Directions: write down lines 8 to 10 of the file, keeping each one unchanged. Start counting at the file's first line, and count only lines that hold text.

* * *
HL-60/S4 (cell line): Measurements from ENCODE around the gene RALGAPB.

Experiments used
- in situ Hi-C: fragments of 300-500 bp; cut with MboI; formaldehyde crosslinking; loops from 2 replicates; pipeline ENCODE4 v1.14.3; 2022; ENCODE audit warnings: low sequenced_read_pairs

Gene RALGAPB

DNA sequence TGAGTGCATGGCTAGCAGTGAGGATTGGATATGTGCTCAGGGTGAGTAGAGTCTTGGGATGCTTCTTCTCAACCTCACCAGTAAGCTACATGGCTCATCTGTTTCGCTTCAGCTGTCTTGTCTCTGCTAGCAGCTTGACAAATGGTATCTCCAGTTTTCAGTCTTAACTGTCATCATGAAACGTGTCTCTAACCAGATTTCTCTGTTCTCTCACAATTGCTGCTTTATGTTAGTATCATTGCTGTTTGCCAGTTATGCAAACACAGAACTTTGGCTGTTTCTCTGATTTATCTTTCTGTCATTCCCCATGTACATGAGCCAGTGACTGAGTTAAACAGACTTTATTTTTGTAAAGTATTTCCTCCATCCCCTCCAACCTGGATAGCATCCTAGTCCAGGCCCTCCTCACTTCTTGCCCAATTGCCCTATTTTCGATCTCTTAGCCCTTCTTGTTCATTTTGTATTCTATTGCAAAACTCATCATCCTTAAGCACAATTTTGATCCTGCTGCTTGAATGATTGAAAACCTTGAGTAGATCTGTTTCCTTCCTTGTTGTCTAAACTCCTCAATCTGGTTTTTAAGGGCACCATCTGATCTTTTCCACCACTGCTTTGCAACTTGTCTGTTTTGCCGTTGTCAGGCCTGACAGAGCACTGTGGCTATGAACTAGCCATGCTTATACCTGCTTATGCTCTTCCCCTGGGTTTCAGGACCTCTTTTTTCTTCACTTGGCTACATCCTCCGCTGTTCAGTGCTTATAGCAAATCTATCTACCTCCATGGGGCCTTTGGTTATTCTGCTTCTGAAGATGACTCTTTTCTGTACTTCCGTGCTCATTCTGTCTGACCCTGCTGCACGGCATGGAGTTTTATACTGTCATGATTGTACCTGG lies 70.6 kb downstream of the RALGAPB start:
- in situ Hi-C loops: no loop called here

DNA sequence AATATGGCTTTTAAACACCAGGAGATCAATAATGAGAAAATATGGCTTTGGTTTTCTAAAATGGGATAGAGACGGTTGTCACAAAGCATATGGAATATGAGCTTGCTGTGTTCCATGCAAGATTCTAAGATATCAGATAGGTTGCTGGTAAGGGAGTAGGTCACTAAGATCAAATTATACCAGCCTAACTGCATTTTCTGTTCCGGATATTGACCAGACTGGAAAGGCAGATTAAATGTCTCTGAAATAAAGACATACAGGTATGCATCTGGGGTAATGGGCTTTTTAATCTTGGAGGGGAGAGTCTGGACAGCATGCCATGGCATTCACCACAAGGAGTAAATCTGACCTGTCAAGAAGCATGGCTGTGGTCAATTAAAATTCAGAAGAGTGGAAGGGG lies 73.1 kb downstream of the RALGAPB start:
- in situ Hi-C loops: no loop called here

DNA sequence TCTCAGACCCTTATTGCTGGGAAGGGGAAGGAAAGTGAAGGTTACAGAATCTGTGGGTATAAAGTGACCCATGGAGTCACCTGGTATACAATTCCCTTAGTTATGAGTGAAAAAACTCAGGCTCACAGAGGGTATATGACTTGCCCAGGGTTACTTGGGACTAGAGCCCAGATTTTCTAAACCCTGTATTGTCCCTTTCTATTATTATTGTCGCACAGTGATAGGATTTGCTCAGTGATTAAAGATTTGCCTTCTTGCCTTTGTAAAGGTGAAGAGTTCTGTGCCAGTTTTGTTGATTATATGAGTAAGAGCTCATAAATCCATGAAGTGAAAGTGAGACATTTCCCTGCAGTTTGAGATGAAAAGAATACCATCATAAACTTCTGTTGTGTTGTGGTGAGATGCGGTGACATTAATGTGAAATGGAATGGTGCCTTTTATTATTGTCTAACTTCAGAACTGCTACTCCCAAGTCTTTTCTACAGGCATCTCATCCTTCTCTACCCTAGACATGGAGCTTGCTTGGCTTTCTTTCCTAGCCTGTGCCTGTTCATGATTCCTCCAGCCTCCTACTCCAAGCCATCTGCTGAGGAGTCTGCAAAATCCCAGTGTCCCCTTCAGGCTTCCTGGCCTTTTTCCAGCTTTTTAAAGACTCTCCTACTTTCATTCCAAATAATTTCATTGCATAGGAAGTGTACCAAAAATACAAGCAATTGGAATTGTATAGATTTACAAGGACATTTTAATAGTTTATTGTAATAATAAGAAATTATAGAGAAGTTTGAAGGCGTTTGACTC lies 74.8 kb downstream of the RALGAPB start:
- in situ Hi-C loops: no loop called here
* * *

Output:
- in situ Hi-C loops: no loop called here

DNA sequence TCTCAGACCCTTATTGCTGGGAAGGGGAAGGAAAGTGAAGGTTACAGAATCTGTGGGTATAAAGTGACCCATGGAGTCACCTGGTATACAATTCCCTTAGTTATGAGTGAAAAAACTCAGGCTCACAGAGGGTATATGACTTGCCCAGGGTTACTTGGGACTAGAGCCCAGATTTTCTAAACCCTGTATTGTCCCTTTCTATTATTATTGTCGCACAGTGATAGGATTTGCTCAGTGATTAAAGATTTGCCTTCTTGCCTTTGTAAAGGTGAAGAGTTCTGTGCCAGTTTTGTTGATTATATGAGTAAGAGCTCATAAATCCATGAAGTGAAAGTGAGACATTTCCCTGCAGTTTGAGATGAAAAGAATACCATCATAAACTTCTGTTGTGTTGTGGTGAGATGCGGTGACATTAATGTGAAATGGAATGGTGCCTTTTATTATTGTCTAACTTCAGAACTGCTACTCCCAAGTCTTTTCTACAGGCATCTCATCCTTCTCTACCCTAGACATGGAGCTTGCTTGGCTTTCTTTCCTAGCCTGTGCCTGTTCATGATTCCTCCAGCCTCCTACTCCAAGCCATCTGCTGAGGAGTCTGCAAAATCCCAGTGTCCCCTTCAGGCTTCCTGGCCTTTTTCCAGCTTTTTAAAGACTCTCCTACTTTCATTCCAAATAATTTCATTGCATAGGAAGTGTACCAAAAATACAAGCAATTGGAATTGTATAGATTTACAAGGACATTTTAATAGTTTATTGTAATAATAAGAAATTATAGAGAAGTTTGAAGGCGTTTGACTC lies 74.8 kb downstream of the RALGAPB start:
- in situ Hi-C loops: no loop called here